But with robo advisors, because the percentage is so much higher than your typical Vanguard passive ETF, in fact, as much as 10x higher, the number of dollars really adds up in a much more consequential way.
And so how robo advisor fees compound over time versus how Vanguard fees compound over time, say over a 30 or 40 year horizon, which is the duration of your typical career is going to come out to be in the ballpark of half a million dollars or more in extra fees that you pay by investing with a robo advisor versus just holding your money in rock bottom low cost Vanguard funds.
Think about that for a moment. Half a million dollars or more in extra fees you pay for using a robo advisor.
By contrast, investing in a plain vanilla Vanguard index fund is going to cost you way less. If you invest in Vanguard’s total stock market fund, ticker symbol VTI, your expense ratio is going to be 0.03%.
That means, investing $1 million in that asset is going to cost you $300 for the whole year in expenses.
If you invest in their total bond market fund BND, the expense ratios 0.035%. So a million dollars invested in that is going to cost you 350 bucks for the whole year.
You invest in Vanguard long term Treasury market ETFs VGLTD, expense ratio is 0.07%. So a million bucks in that is gonna cost you $700 for the whole year.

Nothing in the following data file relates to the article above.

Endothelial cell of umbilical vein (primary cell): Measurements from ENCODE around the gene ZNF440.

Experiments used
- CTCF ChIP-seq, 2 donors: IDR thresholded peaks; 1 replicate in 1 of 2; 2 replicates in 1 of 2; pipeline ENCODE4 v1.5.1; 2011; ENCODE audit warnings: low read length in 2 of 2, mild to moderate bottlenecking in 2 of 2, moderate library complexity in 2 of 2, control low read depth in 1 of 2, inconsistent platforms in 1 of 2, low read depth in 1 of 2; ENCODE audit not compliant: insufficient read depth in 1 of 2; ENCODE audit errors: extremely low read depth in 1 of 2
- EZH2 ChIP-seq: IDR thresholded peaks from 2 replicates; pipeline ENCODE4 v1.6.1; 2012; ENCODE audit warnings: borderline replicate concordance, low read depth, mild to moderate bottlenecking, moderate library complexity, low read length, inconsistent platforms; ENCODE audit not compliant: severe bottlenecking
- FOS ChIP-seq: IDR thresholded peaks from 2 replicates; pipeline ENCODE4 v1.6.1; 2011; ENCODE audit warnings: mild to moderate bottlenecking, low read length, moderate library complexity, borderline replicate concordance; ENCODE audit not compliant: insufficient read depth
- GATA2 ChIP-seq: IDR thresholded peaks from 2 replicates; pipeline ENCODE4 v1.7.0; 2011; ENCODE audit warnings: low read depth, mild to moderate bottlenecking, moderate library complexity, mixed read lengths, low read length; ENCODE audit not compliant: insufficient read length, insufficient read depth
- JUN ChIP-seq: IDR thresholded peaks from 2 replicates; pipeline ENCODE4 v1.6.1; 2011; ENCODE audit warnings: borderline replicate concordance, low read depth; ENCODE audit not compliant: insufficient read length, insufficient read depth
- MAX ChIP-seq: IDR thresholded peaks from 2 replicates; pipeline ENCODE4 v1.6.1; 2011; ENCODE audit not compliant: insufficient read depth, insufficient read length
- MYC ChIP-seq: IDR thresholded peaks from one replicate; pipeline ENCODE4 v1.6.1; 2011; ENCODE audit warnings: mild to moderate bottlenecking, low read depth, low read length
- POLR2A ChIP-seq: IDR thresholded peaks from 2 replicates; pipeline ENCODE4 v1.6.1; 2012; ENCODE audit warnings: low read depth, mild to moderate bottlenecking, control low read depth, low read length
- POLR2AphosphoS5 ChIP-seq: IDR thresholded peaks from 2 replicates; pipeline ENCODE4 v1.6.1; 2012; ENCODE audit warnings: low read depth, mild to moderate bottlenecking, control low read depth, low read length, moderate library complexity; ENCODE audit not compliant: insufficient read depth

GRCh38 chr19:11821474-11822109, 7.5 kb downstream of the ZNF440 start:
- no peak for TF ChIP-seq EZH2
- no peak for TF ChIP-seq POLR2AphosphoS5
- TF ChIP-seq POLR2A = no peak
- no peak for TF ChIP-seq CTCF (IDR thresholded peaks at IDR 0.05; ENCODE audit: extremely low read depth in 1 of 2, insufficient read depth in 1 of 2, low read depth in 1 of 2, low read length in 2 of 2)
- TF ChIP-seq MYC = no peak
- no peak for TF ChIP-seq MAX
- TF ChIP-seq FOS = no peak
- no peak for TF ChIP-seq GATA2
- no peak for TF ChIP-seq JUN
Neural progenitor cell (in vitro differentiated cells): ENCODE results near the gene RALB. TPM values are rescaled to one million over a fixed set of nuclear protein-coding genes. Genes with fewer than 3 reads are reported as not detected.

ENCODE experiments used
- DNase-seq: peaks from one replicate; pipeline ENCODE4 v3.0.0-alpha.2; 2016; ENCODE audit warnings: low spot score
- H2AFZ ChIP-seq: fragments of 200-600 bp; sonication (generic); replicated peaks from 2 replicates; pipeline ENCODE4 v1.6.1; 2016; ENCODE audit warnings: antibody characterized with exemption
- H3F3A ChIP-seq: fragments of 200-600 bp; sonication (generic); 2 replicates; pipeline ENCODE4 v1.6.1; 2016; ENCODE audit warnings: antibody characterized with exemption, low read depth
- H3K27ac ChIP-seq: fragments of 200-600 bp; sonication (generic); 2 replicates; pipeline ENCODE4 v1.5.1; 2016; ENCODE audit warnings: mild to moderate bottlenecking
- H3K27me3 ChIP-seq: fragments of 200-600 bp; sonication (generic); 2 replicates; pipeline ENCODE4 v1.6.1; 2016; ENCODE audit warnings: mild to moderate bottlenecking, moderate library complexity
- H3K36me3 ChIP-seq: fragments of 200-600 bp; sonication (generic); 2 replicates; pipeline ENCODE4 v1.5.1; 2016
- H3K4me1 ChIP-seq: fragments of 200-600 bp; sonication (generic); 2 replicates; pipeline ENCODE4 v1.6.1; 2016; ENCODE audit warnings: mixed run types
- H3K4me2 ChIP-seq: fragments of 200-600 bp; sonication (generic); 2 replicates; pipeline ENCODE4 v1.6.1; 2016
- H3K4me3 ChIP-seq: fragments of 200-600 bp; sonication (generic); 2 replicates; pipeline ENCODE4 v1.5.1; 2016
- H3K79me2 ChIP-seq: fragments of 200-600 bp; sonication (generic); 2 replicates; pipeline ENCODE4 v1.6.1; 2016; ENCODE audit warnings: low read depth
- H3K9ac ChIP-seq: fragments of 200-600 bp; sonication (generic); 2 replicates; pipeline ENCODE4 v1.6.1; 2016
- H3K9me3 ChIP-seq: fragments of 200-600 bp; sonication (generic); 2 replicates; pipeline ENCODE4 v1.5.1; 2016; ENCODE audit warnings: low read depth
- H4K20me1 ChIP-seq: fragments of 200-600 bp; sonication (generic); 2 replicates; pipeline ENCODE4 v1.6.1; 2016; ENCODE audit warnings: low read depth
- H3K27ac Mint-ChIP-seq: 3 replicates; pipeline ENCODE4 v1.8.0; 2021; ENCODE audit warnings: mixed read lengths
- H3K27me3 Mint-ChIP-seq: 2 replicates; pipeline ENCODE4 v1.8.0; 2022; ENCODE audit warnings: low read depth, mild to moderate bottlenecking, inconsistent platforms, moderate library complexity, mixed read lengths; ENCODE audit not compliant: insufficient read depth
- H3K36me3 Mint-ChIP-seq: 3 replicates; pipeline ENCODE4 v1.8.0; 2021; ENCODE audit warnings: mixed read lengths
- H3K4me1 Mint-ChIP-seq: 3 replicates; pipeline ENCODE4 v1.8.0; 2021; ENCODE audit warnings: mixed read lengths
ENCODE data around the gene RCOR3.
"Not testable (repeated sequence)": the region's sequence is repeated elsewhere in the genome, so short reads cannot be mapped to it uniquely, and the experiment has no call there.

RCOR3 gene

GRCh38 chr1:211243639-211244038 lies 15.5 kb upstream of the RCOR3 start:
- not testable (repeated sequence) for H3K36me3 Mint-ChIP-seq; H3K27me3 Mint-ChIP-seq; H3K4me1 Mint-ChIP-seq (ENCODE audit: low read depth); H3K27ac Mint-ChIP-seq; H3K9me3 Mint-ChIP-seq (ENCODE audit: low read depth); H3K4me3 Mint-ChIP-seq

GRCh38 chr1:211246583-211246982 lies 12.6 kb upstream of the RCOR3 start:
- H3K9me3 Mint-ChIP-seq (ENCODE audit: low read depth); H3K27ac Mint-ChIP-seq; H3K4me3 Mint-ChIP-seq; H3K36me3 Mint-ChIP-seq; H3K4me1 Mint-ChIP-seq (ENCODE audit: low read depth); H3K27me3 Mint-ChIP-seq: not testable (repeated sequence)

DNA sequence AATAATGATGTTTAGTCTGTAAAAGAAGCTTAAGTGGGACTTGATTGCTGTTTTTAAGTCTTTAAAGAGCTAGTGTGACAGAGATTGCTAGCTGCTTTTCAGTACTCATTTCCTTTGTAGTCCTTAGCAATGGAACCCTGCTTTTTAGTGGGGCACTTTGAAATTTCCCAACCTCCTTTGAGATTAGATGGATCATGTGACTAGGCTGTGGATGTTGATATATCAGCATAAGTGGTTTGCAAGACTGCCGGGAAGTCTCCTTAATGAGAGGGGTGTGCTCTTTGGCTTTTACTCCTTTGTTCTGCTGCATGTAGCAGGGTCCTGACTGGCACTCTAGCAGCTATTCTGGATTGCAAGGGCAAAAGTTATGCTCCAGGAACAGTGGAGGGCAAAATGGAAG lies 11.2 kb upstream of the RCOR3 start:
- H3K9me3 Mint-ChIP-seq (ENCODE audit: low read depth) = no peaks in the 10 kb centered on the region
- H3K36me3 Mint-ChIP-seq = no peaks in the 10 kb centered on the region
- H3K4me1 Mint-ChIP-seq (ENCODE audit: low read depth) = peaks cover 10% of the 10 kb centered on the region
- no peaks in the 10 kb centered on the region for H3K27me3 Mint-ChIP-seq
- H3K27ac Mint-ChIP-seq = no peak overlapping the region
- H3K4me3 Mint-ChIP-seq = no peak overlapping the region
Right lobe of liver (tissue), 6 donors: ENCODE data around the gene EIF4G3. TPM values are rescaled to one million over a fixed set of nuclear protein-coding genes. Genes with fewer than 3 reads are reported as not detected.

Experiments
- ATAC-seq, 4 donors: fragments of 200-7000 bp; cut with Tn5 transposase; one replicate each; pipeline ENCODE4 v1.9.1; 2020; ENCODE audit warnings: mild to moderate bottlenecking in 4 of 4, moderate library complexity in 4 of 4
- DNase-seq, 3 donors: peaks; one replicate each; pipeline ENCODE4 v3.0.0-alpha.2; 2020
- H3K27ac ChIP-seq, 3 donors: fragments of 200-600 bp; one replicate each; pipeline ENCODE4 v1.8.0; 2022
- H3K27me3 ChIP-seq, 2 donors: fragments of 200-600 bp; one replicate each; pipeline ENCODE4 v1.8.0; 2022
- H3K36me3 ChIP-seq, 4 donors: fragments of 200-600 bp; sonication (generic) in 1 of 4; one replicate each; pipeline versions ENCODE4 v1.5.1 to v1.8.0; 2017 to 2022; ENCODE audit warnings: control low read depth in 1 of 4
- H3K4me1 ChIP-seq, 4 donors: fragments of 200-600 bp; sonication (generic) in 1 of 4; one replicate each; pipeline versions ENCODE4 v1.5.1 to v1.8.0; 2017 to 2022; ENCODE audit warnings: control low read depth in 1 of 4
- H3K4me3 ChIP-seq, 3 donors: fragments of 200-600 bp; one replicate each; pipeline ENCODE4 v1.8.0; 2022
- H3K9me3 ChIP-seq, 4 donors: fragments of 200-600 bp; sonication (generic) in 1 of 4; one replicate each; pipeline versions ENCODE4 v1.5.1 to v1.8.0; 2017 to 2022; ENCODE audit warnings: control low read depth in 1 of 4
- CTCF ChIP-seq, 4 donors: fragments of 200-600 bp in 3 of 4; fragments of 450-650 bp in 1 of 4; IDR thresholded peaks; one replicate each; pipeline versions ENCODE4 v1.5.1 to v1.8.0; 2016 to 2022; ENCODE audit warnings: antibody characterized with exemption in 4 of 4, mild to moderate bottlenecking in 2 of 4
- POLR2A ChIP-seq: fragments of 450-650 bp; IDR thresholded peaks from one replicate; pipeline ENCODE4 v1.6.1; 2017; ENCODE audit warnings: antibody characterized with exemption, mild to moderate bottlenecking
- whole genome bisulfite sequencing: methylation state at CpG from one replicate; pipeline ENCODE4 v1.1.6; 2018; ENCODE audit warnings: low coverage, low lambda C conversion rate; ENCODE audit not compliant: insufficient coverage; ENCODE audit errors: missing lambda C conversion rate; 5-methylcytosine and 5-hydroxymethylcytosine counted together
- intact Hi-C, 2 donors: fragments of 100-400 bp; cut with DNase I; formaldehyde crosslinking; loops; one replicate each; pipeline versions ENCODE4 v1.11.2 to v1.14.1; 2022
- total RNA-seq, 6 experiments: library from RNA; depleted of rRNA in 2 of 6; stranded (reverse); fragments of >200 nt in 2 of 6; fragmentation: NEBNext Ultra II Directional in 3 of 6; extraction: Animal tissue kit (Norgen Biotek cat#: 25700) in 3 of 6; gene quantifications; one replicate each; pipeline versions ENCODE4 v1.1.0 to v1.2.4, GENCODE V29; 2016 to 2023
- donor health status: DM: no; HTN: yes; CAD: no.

In other words, you can see here that Vanguard funds are way cheaper compared to the 0.25% fee charged by robo advisors.
It is up to 9x cheaper than a robo advisor fee.
And when it comes to index investing, costs really matter a lot in the ultimate outcome that you’re able to get after a long period of time compounding.
But there’s more, because all of the benefits we talked about earlier with robo advisors that they can do things like automatic rebalancing for you and they can do tax loss harvesting using direct indexing, those benefits are not uniformly relevant to all investors.
For example, lots of people carry the majority of their retirement wealth in tax advantaged retirement accounts like 401ks and IRAs and Roth accounts.
For these type of accounts, there’s no such thing as capital gains or annual taxes, so the concept of tax loss harvesting is irrelevant for money in these accounts because they don’t have any notion of capital gain.